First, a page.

Processing of complaints It is our legitimate interest to process complaints data and understand how we can improve our services.
Keep staff and premises secure The Realise Charity has a legitimate interest to keep premises and staff safe and secure with the use of CCTV.
Process beneficiary applications As part of your application for a grant or funding we will ask you to provide us with information to prove your eligibility and suitability to become a beneficiary. It is our legitimate interest to ensure that funds are distributed effectively, and is also part of your beneficiary contract with the Realise Charity.

 

You may also provide us with special categories of data, such as data concerning your health in order to support your case as a beneficiary.  Where you provide us with special category data we will only process that data based on your consent, and you have the right to remove that consent at any time.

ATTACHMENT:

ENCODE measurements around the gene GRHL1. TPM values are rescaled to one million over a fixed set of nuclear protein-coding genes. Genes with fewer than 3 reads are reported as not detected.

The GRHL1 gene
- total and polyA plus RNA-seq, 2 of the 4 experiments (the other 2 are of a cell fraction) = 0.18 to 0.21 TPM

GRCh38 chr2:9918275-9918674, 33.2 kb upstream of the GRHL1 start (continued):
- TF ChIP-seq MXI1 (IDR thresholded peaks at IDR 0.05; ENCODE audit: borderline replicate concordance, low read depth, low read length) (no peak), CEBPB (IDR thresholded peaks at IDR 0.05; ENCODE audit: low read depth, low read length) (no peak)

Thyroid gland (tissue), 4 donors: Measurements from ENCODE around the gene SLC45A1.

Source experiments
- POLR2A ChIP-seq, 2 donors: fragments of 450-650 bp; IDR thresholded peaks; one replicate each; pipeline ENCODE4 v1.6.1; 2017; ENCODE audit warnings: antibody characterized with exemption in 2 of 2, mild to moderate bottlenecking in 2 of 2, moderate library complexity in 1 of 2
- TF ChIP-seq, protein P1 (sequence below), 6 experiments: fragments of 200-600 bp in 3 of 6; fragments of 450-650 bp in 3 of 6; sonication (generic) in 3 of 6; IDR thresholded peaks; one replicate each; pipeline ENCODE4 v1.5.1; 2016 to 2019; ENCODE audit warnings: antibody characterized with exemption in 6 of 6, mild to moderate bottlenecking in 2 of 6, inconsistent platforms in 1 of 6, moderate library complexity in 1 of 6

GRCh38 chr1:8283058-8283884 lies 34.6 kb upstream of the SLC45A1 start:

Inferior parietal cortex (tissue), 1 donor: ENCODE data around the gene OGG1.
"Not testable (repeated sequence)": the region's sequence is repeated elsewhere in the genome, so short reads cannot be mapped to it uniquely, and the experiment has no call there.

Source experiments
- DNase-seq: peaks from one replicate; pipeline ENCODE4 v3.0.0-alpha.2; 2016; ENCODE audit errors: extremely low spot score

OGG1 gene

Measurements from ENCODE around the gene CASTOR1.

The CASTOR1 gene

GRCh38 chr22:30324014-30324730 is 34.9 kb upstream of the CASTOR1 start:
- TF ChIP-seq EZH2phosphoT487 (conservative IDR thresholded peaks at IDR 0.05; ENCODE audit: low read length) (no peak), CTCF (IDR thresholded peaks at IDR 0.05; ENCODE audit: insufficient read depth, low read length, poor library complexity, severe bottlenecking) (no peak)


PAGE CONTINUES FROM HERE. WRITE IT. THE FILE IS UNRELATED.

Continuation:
We have a legitimate interest to contact third parties and check the validity of any information provided during the allocation process.

 

We have a legal obligation to keep records of the allocations of our grants and funding.

Contact suppliers, contractors, and maintain relationships with any other external organisations It is our legitimate interest to hold contact details of individuals from the organisations we work in order for us to carry out our work as a charity.
Record contact with enquirers We have a legitimate interest to record telephone calls for training purposes.

 

We have a legitimate interest to record contact made through online contact forms, social media, email and other methods of contact. We may use this information to monitor the progress of enquiries and keep records of actions and decisions made off the back of an enquiry.

 

Automated decision making and profiling

The GDPR has provisions on:

  • Automated individual decision-making (making a decision solely by automated means without any human involvement).
  • Profiling (automated processing of personal data to evaluate certain things about an individual). Profiling can be part of an automated decision-making process.

 

The Realise Charity may use automated decision making and profiling for recruitment and selection purposes.